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Wilwood master cylinder
#21
(12-06-2018, 08:52 AM)jowens1126 Wrote: Cars with aggressive cams and low vacuum often use an electric vacuum pump for the brakes.

something like this.

https://www.ebay.com/itm/Brake-Vacuum-Pu...rk:20:pf:0

I have around 13 in of vac at idle set at 1050 rpm. I have no issues what so ever with my power brakes or my HVAC controls.

'73 Grandé H Code. Headman long tube headers, T-5 Transmission, 3.70 Traclok, Lowered 1" all around, Aussie 2v heads w/ 2.19 intake, 1.71 exhaust, screw in studs, full roller cam 608/612 lift 280/281 duration LSA 112, Quick Fuel 750 CFM double pumper, AirGap intake.

'73 F code convertible. Bright red. Needs total restore. (IE HOT MESS)

- Jason
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#22
I wouldn't worry then. You know manufacturers are just out to protect themselves from lawsuits.

"I drank what?" - Socrates
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#23
12, but I do have a vacuum canister and it seems to work fine for most of the driving I do. Sometimes the pedal is a little firmer though. I put together an electronic vacuum unit using a volvo pump and an aftermarket adjustable valve, but stopped at the mock up stage because I didn't feel it was necessary. I put the canister where the old fuel vent canister was originally mounted

[Image: 1_01_07_15_8_53_18.png]

"I love my Hookers!" and "Get some Strange" probably have a different connotation to non automotive enthusiasts!
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#24
I do have a vacuum canister as well.

'73 Grandé H Code. Headman long tube headers, T-5 Transmission, 3.70 Traclok, Lowered 1" all around, Aussie 2v heads w/ 2.19 intake, 1.71 exhaust, screw in studs, full roller cam 608/612 lift 280/281 duration LSA 112, Quick Fuel 750 CFM double pumper, AirGap intake.

'73 F code convertible. Bright red. Needs total restore. (IE HOT MESS)

- Jason
  Reply
#25
(12-06-2018, 09:01 AM)Tnfastbk Wrote:
(11-30-2018, 03:26 PM)tony-muscle Wrote: I contacted them a second time a few days ago and did not hear back from them. When I contacted them the first time they keep insisting that it won't work unless I have 18 mmHg of vacuum. Although I understand that I need vacuum for the brakes to work better, it is not to say that there are alternatives to low vacuum. They keep insisting that I change to manual brakes. I found it ironic that a company that sells "high performance" muscle car brakes got so hanged up on the vacuum level when most performance muscle cars have bigger cams and lower vacuum than factory. After a few emails I got fed up and told them to move past the vacuum issue and suggest a size for the master cylinder, but they never replied. Needless to say, I am very frustrated with their customer service. I will just buy the 1" bore master cylinder.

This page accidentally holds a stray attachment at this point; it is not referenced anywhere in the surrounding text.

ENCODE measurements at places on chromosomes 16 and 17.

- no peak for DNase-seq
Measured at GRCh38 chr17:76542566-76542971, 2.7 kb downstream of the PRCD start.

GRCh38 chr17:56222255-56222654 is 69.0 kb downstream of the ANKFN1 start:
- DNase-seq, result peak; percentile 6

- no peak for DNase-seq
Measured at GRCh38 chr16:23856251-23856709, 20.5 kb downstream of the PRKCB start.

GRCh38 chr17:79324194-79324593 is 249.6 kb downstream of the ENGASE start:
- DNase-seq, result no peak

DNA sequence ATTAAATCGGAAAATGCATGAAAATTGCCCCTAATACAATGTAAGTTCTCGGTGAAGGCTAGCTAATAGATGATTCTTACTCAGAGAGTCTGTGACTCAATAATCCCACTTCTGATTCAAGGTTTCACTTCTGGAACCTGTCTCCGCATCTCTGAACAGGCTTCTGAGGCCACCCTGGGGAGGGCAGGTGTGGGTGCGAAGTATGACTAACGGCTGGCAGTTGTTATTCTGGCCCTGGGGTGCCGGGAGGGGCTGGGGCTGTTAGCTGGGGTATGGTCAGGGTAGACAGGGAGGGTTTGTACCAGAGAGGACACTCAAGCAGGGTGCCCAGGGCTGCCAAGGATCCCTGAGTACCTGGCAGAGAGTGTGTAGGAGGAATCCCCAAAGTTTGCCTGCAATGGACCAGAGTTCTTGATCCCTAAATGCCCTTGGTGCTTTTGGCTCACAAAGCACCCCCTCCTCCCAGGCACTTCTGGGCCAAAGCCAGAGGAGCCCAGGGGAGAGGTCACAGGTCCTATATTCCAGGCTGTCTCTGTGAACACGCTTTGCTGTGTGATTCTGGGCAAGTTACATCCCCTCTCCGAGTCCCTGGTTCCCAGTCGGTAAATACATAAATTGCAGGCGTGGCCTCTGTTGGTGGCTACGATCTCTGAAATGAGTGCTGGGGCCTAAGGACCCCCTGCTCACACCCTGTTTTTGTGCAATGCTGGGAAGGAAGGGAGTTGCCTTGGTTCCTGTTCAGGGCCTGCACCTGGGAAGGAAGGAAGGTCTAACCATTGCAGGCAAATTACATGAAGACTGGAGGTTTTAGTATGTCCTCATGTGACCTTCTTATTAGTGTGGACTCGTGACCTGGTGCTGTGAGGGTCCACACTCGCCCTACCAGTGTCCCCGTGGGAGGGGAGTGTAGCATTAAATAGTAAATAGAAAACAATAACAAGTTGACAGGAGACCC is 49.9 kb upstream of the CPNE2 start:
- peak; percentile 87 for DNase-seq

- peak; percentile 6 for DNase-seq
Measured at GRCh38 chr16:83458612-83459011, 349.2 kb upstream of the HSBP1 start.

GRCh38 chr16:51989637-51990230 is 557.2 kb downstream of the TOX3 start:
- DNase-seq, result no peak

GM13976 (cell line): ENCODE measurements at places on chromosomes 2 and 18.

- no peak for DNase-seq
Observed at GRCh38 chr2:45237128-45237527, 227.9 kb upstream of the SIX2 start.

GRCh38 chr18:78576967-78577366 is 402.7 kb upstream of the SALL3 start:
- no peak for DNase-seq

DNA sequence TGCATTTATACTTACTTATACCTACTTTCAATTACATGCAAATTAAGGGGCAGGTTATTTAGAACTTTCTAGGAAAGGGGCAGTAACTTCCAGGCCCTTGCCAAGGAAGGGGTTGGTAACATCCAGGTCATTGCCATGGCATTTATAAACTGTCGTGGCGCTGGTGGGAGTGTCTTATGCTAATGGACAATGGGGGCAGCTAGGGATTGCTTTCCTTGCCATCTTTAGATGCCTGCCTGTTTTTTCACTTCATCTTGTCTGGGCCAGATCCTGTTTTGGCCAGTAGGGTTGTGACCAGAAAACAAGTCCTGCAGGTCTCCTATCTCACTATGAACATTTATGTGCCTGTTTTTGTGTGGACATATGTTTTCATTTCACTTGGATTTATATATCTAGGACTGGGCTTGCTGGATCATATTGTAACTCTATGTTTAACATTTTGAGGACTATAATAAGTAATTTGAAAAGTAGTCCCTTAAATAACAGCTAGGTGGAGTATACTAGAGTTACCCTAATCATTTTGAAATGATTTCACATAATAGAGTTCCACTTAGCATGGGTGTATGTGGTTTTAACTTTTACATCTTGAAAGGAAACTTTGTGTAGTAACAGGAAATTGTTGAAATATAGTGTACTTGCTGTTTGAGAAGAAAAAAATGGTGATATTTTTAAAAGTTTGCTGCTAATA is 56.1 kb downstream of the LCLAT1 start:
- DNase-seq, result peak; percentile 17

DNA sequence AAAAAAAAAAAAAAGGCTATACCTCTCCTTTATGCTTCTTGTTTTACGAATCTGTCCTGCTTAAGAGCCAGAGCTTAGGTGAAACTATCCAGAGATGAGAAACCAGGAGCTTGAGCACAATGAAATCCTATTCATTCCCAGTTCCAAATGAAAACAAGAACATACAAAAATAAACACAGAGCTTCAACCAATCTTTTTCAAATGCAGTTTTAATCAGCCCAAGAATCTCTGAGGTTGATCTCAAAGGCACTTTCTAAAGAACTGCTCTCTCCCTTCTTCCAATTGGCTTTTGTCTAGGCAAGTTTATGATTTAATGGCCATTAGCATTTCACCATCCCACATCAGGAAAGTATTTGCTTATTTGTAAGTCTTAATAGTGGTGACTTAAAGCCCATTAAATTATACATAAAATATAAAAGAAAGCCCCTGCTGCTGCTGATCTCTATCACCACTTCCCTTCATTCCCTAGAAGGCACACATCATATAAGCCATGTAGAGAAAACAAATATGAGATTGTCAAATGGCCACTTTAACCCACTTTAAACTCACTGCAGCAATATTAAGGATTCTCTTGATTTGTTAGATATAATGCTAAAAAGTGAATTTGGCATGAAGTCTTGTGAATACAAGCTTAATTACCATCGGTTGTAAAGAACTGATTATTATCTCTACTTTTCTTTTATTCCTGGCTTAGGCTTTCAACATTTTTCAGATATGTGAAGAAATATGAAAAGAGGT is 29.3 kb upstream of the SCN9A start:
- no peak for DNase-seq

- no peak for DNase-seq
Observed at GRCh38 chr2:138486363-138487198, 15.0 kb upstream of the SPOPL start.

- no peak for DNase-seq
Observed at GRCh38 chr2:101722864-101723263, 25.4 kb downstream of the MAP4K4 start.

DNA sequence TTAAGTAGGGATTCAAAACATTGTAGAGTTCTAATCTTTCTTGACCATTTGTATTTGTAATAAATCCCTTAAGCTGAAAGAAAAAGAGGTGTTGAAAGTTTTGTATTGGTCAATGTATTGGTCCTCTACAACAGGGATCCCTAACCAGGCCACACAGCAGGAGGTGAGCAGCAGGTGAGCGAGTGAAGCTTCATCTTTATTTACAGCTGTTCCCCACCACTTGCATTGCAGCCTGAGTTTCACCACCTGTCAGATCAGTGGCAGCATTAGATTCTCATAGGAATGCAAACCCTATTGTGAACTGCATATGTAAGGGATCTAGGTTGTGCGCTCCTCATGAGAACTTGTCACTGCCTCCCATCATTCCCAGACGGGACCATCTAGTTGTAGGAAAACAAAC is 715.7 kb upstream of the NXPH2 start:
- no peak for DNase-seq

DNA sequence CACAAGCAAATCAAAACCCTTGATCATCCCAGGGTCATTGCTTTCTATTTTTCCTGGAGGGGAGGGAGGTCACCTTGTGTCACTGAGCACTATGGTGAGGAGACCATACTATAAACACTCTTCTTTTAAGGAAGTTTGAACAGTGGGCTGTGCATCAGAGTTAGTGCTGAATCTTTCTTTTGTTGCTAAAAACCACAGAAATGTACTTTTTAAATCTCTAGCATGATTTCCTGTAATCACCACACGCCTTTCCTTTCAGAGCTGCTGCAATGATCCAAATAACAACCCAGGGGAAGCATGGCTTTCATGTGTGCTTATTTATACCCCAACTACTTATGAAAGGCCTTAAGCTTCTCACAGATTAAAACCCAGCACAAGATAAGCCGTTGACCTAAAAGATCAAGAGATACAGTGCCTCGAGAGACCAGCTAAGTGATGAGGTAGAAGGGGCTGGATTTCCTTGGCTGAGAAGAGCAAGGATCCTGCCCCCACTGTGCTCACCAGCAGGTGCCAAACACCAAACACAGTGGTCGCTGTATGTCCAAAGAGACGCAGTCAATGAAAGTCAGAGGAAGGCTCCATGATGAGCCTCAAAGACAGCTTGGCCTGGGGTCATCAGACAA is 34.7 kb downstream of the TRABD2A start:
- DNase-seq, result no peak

Man I hate that. I had really good results with them.  I also have manual brakes and called them. It seems that I get better results on the phone.

I finally got a response from them. They basically confirm what was stated here. They recommend the 1" and 1 1/16" bore for power brakes. If you want to have a harder pedal feel you go with 1 1/16. I just bought the 1" cylinder, p/n 260-8555-P.

        [Image: 20160929_171923_edit2_small.jpg]

1971 M-Code Mach 1 w/Ram Air, 408 stroker, 285/291 0.558" roller cam, Blue Thunder intake, TKO600, Hooker headers with electric cut-offs, FiTech EFI w/ RobBMC PowerSurge pump
4-wheel disc brakes
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#26
I received this master cylinder today. This thing is a beauty compared to the Scott Drake. It is robust, light, well made and looks like a piece of art. A little longer than stock but I tried and fits well. I can't wait to test its performance once the car is back in the road after the snow/salt are gone.

        [Image: 20160929_171923_edit2_small.jpg]

1971 M-Code Mach 1 w/Ram Air, 408 stroker, 285/291 0.558" roller cam, Blue Thunder intake, TKO600, Hooker headers with electric cut-offs, FiTech EFI w/ RobBMC PowerSurge pump
4-wheel disc brakes
  Reply
#27
(12-11-2018, 10:04 AM)tony-muscle Wrote: I received this master cylinder today. This thing is a beauty compared to the Scott Drake. It is robust, light, well made and looks like a piece of art. A little longer than stock but I tried and fits well. I can't wait to test its performance once the car is back in the road after the snow/salt are gone.

I'm glad you finally got things worked out. Mine has been on the car from the time I got it on the road with zero issues. I know its a little late but I will post an email discussing things with Wilwood. Maybe it will help someone else in the process.

Roy,
 
Thank you for the inquiry and use of Wilwood Disc Brakes.  For manual brakes, the 6:1 pedal ratio is what we recommend as a minimum.  You have two options for master cylinders, if you like a good pedal modulation (travel), you are a smaller person, and the car is mostly street, the 7/8" bore Aluminum tandem master cylinder will be a good choice.  This will provide you with about 1000 psi of pressure at the calipers with 100 pounds of leg effort. 
 
http://www.wilwood.com/PartNoSearch.aspx?itemno=9439
 
A 1 inch bore is also usable.  This will stiffen up the pedal, making about 800 psi under the same effort.  Myself being a bigger guy prefers a stiffer pedal.  Also the 1 inch bore is the more popular choice for drag racing.
 
http://www.wilwood.com/PartNoSearch.aspx?itemno=8555
 
You may be able to use our 260-8419 or 260-11179 proportioning valves.
 
http://www.wilwood.com/Search/PartNoSear...temno=8419
 
http://www.wilwood.com/Search/PartNoSear...emno=11179
 
Regards,
 
MJ - Wilwood
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